We have Internet connectivity, yay! It’s been a real trial and almost three months since we arrived but heck, who’s counting, right? Yes, today we returned to the 21st Century and found ourselves properly connected to the Internet. Okay, that’s overstating it slightly as the version of the Internet we have is via the mobile network using the Orange Airbox, which works really well but has the distinct disadvantages of a) being metred — we have 30 GB a month in real money or 30 Go en français — and b) costing a bomb — 54 euros a month, which is a bit of piss take when you consider that you can get fixed line fibre, unmetered, with TV, sport, and a bunch of other feature we’ve come to expect for roughly half that. But we’re online, so who cares. Well, yes, I suppose I am a little bit bitter because having a metred connection is a pain . For example, no more Netflix or Spotify, which means I am now tinged with regret over decluttering our DVD and CD collections. I know it’s the south of France but it is still winter which does mean some long, cold nights ahead. We’re short of time, admittedly, so we’re unlikely to launch into a full season binge of anything but I do miss a little bit of TV after a busy day. The one DVD we currently have to hand is Spirit: Stallion of the Cimarron. Don’t get me wrong, it’s a cracking film with a very rousing sound track (I cried alot when I watched this during my pregnancy) and DD loves it. We’re currently learning all the words to all the songs (Bryan Adams!) and having a thoroughly good time singing along but you know, just some times I fancy something a little grittier; 24, Breaking Bad, Orange is the New Black. Or Doctor Who. I’d really like to snuggle down with a hot chocolate after battling the three-year-old into bed (tonight it took only 2 hours) and watch something with lots of swearing in it. On the upside, by the time we do get properly back online there will be plenty to catch up on!
Since we arrived in France we’ve been almost entirely without real, bonefide, always connected, not worrying about data limits 21st Century Internet (and hence, Wi-Fi) in the house. For a holiday, no big deal. For an adventure in a new country when you have a million things to sort out, friends and family to keep in touch with, bills and moving practicalities to put to bed, a zillion questions flying around in your head, and a whole new language to learn, it’s a real pain in the arse. Do you know how many times a day you reach for Google? No, because the odds are you just pick up your phone or lift the lid on your laptop and Google away. Not being able to Google anything is amounts to not getting things done on steroids. Do you want to know what days the markets are? Tough, you’ll have to wait until you pass a tourist office and ask there, if they’re open. Which estate agents have properties you want to look at it? No idea. You’ll just have to go into each town and wonder round aimlessly until you find one then go in and be at their mercy. Want to make a cheeky offer on an overpriced house? No-can-do because the agents will only show you houses within 10,000 euros of your stated budget so as not to do themselves out of oodles of commission. Ah, so you want to search LeBonCoin, to bypass the agents and buy direct? Hahaha, no chance. Oh, you also want to reassure the grandparents that their grandchildren will remember them? (Yes, we’d been gone barely two weeks and my mum actually said that to me.) Well, Skype is out of the question. Do you need to find a phone number, maybe a phone number for calling from outside the UK to notify a utility company that you’re not at your old address? Good luck with that one, buddy! You can dial 0800 numbers until you’re blue in the face. No-one can hear your screams. And don’t even get me started on YouTube. It’s impossible learn to do anything that an instructional video could teach you. Every now and again I’ve set my mobile to allow roaming data because I just can’t take any more but try learning a new fold for the cloth nappies (I know there’s a fold for a heavy wetter – boy – out there) based on some fairly shoddy step-by-step drawings and you will fail, trust me. So there you have it.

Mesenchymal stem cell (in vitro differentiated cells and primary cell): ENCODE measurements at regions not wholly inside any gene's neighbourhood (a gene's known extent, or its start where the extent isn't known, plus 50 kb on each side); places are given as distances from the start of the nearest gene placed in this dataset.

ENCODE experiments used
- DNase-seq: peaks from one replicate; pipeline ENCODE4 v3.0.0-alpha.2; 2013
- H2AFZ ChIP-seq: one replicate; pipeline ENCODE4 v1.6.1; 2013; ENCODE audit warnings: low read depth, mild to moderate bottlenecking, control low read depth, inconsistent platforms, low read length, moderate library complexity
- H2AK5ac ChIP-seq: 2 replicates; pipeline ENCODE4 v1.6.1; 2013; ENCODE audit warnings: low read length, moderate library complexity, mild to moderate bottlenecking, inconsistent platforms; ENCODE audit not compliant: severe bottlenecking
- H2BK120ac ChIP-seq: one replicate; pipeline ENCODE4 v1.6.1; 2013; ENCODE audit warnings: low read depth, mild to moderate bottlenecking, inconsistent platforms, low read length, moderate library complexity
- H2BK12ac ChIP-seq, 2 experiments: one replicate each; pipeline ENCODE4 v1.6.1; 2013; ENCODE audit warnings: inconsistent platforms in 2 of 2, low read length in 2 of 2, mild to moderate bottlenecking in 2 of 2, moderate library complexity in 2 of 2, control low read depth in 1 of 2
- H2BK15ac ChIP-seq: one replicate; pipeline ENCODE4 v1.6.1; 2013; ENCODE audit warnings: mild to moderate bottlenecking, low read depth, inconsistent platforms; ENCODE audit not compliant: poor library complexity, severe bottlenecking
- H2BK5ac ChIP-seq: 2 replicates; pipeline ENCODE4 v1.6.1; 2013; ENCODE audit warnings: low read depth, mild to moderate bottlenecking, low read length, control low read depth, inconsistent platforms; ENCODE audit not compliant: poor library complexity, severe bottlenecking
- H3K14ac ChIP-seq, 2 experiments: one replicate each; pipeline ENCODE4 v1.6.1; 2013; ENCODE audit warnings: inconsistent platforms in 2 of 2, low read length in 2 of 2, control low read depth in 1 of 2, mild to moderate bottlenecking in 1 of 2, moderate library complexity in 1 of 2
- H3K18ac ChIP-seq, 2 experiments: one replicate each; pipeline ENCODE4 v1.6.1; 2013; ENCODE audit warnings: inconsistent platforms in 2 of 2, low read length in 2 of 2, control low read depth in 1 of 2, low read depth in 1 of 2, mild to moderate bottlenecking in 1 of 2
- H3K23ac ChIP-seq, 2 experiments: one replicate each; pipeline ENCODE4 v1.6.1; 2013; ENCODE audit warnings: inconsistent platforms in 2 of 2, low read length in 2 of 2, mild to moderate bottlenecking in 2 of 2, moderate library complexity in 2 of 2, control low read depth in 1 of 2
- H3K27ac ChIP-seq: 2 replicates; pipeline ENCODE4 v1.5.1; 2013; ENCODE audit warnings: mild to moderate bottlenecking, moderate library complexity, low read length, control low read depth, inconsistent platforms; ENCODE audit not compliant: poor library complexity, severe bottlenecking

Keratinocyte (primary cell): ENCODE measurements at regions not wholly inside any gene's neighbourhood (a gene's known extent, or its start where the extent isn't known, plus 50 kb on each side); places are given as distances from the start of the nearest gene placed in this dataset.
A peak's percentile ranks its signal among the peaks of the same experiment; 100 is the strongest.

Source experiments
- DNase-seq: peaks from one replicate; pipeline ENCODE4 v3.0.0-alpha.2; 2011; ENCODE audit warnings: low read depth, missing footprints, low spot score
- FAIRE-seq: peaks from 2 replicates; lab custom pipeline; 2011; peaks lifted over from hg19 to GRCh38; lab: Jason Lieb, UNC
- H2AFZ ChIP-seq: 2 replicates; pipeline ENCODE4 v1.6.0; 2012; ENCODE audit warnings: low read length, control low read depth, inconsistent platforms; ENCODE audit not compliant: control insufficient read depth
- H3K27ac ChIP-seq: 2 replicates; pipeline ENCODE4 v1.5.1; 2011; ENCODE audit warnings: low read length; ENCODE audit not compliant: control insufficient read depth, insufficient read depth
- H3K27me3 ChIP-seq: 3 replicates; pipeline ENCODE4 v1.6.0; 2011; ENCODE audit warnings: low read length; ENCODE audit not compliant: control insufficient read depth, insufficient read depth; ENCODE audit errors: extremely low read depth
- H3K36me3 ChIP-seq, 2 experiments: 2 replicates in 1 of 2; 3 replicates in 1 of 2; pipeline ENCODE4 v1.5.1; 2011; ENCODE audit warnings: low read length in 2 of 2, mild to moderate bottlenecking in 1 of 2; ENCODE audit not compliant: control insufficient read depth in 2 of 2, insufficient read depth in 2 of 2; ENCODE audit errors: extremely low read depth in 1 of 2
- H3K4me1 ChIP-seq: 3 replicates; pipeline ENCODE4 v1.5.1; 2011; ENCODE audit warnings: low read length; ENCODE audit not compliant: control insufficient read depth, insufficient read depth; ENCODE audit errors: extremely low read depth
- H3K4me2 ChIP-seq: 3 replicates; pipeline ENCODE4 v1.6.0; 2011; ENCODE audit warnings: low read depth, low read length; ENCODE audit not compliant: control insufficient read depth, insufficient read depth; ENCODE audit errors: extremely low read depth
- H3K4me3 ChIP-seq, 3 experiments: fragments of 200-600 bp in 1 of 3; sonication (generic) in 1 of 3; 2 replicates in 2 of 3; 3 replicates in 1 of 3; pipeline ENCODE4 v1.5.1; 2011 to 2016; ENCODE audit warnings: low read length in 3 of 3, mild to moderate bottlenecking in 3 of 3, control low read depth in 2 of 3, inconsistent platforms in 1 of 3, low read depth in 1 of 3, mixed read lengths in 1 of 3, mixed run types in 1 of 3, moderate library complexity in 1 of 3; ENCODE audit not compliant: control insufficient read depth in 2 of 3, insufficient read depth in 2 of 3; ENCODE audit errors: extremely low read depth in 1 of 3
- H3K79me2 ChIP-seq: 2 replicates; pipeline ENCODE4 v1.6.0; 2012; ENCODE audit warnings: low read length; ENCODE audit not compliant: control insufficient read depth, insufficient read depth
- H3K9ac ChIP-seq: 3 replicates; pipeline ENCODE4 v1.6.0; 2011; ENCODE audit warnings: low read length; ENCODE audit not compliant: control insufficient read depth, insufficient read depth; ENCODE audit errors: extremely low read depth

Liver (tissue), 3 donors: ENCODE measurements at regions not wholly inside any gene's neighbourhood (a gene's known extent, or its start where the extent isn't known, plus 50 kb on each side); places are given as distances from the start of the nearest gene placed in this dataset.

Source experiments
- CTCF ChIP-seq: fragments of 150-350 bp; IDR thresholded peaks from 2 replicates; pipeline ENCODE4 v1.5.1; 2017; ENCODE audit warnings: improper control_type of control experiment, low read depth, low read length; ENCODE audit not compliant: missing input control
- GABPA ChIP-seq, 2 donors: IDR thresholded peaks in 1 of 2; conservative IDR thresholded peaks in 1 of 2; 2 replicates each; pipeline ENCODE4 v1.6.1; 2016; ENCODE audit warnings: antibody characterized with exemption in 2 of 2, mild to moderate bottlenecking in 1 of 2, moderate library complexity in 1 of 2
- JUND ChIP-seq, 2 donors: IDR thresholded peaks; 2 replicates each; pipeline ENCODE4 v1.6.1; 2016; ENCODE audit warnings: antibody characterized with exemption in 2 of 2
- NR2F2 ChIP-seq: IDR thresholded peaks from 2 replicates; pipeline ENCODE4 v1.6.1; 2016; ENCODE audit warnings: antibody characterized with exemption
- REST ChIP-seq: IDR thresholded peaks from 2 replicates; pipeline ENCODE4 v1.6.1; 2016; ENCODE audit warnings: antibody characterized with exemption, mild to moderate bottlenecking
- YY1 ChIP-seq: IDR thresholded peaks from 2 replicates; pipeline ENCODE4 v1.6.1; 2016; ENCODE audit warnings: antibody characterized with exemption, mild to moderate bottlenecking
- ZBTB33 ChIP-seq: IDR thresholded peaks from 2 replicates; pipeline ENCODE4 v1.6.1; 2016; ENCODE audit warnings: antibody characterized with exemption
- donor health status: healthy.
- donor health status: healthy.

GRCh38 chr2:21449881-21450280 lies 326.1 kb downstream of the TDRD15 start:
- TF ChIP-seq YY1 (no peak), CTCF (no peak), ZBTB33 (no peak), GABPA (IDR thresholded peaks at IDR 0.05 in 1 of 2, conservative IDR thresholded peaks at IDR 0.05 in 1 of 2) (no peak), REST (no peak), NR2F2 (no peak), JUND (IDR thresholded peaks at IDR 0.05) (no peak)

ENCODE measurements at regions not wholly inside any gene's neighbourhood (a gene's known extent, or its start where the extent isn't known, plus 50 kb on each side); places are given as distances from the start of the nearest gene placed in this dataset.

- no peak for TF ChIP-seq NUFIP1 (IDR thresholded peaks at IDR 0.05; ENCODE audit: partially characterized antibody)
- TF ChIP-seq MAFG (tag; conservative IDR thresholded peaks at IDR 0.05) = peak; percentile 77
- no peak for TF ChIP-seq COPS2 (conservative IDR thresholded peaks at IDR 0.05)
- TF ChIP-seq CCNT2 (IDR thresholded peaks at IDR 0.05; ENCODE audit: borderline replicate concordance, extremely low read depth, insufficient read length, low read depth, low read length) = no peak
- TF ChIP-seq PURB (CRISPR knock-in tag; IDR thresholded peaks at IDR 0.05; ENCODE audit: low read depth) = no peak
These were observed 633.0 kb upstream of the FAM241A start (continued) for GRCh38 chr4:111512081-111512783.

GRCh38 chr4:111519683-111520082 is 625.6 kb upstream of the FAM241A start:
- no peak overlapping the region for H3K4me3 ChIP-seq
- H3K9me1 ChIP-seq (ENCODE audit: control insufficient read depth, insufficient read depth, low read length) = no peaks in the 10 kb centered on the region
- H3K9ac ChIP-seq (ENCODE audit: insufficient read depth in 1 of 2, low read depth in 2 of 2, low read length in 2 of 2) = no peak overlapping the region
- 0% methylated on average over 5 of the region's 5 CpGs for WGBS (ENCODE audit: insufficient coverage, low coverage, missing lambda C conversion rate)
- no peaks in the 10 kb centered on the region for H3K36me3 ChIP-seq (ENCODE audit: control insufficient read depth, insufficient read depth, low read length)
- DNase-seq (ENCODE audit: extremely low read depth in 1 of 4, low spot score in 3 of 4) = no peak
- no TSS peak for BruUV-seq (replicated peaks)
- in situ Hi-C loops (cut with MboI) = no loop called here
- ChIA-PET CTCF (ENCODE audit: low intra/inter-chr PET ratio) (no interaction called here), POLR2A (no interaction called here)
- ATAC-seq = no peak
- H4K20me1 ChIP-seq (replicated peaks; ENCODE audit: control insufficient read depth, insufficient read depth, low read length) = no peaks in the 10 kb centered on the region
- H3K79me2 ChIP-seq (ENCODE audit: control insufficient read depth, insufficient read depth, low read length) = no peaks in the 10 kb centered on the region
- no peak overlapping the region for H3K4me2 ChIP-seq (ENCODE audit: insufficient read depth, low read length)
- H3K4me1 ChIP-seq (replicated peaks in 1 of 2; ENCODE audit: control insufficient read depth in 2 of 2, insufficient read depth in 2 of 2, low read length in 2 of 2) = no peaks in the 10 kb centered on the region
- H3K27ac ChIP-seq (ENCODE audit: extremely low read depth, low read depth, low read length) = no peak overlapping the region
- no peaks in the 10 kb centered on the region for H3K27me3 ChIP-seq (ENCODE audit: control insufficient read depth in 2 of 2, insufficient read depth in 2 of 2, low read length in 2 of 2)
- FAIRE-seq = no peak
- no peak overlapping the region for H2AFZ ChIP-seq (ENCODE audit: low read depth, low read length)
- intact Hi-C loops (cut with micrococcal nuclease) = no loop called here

The only workaround we have is to piggyback on a neighbour’s setup. In theory this means we can take it in turns to wander up the road and sit on a step opposite said neighbours house to use their Wi-Fi. In practice this means James thinks of something he needs the internet for then trots off up the road leaving me pinned under the smalls. Since we got here at least one of them seems to be breastfeeding at all times. Lord knows what’s going on with DD but for a small child of almost three she spends more time on my boobs than the baby. The times that I’m pinned under both of them are when my new found inability to mindlessly surf the Internet – usually reading blogs of women the World over similarly pinned under at least two small children and trying despeartely to see the funny side – is most keenly felt. To make matters slightly worse, getting it sorted is almost entirely in the hands of the property manager, who seems to have trained at the chocolate teapot school of effectiveness. Let’s just say we’re not hopeful that any of this will be sorted any time soon. In the meantime, you can find me under a rock (disguised as a couple of small and hungry humans). Send a telegram or something.